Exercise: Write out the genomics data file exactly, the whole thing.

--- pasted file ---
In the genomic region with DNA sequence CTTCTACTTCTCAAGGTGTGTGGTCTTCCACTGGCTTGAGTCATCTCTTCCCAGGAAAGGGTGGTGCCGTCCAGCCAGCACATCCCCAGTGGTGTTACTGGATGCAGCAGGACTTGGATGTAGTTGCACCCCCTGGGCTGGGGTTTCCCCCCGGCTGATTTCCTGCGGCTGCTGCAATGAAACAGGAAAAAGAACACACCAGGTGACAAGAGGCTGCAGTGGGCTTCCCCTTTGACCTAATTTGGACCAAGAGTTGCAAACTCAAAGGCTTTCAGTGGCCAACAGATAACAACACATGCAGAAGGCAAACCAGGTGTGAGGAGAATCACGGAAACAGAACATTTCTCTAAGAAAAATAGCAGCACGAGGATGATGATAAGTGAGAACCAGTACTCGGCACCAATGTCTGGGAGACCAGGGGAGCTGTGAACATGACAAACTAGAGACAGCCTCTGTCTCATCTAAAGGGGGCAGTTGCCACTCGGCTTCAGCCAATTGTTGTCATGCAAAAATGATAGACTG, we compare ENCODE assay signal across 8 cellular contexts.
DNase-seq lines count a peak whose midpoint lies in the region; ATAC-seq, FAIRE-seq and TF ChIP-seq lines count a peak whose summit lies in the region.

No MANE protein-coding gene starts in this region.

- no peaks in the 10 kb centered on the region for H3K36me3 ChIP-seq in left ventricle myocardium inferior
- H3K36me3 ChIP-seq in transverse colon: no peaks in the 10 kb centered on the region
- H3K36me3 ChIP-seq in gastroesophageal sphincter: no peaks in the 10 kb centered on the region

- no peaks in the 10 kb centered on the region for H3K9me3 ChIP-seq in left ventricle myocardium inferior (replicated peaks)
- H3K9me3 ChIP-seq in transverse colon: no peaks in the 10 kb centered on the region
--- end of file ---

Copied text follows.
In the genomic region with DNA sequence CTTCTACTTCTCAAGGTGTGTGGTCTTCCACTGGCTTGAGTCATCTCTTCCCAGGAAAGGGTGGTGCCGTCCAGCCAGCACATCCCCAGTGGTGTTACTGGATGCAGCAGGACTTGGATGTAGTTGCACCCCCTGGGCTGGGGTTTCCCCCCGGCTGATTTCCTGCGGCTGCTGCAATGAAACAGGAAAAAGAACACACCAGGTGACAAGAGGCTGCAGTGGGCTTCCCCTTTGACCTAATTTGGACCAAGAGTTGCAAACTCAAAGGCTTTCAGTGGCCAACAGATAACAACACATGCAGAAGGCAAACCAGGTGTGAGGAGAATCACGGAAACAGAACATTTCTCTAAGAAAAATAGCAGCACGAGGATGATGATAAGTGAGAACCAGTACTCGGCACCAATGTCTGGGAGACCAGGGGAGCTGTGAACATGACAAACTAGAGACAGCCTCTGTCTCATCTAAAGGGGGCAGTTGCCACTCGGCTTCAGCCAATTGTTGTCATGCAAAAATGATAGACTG, we compare ENCODE assay signal across 8 cellular contexts.
DNase-seq lines count a peak whose midpoint lies in the region; ATAC-seq, FAIRE-seq and TF ChIP-seq lines count a peak whose summit lies in the region.

No MANE protein-coding gene starts in this region.

- no peaks in the 10 kb centered on the region for H3K36me3 ChIP-seq in left ventricle myocardium inferior
- H3K36me3 ChIP-seq in transverse colon: no peaks in the 10 kb centered on the region
- H3K36me3 ChIP-seq in gastroesophageal sphincter: no peaks in the 10 kb centered on the region

- no peaks in the 10 kb centered on the region for H3K9me3 ChIP-seq in left ventricle myocardium inferior (replicated peaks)
- H3K9me3 ChIP-seq in transverse colon: no peaks in the 10 kb centered on the region